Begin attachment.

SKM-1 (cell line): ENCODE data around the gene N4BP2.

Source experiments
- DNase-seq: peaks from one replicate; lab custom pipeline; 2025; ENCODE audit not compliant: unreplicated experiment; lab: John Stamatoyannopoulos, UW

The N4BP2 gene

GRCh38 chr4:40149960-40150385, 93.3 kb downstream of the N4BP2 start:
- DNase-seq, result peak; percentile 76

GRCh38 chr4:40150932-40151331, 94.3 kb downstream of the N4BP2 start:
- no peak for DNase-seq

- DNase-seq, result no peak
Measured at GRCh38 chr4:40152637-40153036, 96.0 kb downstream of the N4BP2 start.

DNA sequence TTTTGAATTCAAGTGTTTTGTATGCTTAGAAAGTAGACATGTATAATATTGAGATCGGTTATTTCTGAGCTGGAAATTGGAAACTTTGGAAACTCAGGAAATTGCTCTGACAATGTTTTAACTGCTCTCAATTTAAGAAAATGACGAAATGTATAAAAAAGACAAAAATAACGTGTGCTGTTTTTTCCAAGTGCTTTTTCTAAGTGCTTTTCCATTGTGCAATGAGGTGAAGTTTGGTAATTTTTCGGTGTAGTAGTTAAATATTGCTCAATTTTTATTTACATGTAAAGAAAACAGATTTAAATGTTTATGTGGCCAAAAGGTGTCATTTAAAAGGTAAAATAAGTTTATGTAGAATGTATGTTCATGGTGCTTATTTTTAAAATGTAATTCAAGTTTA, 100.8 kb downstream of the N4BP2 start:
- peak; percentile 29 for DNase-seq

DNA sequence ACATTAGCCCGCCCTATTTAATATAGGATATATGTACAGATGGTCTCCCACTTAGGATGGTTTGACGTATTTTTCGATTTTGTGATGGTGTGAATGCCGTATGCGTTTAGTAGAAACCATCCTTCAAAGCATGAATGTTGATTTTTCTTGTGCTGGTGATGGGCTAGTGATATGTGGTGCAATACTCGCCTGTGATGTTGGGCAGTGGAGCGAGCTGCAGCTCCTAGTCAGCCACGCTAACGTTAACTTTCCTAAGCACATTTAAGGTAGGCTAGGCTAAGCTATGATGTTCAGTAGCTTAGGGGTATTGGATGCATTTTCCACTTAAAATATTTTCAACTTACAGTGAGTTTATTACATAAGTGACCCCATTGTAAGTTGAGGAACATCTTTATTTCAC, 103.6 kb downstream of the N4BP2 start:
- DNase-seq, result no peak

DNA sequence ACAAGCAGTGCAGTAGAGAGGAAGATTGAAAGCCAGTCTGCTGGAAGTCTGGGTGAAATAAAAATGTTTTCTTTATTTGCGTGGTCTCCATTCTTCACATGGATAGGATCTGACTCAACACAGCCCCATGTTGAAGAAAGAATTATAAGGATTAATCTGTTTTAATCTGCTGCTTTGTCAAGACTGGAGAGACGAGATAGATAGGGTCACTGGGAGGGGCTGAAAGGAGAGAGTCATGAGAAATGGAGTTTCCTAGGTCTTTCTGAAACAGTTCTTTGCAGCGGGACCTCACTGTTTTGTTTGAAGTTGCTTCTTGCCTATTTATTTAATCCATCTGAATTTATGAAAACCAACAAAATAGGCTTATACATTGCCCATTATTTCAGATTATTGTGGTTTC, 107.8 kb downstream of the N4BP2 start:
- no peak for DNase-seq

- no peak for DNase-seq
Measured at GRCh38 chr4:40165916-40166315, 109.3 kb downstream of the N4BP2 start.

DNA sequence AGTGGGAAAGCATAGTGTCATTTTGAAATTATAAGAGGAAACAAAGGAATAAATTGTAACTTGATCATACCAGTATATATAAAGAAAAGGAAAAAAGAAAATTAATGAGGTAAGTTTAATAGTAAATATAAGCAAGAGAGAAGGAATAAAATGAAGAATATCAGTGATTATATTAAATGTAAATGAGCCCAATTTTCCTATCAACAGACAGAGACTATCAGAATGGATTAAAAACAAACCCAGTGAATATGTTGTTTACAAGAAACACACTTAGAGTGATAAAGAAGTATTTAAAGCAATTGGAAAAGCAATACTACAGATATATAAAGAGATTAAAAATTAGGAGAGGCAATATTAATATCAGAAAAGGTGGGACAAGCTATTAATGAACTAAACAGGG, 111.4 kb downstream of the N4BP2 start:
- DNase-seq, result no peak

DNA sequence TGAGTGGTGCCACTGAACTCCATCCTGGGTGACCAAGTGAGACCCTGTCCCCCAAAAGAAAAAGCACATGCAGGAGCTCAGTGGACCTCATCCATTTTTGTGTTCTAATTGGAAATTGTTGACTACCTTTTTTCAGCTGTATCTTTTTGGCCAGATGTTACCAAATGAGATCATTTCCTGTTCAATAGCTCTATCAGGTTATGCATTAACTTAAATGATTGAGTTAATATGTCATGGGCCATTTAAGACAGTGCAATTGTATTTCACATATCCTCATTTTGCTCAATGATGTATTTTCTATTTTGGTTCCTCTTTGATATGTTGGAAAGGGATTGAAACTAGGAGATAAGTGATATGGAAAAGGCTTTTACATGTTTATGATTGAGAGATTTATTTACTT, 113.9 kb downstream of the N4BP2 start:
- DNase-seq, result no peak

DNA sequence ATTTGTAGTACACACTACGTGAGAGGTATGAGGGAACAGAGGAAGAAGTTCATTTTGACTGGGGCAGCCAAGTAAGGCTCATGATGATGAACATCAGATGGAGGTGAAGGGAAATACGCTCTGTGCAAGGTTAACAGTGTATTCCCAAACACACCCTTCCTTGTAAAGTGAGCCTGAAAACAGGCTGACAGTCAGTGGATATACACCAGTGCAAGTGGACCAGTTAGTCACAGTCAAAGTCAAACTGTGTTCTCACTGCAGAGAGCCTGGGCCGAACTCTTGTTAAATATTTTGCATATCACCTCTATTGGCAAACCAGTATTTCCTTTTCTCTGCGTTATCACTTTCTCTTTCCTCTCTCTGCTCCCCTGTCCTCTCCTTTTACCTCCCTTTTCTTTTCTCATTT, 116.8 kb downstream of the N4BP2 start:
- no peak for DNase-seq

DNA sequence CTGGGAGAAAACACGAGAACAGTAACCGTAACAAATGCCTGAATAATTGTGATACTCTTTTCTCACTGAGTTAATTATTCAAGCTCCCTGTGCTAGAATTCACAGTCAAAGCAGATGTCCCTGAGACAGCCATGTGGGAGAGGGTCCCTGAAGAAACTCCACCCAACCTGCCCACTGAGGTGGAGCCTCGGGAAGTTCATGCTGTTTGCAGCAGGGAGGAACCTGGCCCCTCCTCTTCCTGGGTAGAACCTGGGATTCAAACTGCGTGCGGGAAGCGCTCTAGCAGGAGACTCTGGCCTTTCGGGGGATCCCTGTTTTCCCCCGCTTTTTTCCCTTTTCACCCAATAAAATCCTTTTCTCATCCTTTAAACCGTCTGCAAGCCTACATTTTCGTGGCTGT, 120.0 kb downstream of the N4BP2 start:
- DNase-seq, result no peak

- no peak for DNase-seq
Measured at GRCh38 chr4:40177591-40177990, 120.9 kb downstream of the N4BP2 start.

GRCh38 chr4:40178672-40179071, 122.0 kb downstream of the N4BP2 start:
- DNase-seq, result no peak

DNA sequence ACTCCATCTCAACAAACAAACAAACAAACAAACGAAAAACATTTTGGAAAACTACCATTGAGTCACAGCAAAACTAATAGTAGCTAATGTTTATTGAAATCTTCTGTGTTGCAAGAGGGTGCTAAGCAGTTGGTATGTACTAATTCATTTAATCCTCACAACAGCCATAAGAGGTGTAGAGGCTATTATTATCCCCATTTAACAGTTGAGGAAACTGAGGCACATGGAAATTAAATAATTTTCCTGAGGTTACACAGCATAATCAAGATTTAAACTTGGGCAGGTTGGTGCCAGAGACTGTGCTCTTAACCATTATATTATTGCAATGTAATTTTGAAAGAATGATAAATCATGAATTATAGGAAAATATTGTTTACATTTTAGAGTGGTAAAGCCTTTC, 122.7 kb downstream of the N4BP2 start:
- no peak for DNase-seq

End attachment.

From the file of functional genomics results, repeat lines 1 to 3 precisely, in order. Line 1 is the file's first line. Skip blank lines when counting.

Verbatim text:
SKM-1 (cell line): ENCODE data around the gene N4BP2.

Source experiments
- DNase-seq: peaks from one replicate; lab custom pipeline; 2025; ENCODE audit not compliant: unreplicated experiment; lab: John Stamatoyannopoulos, UW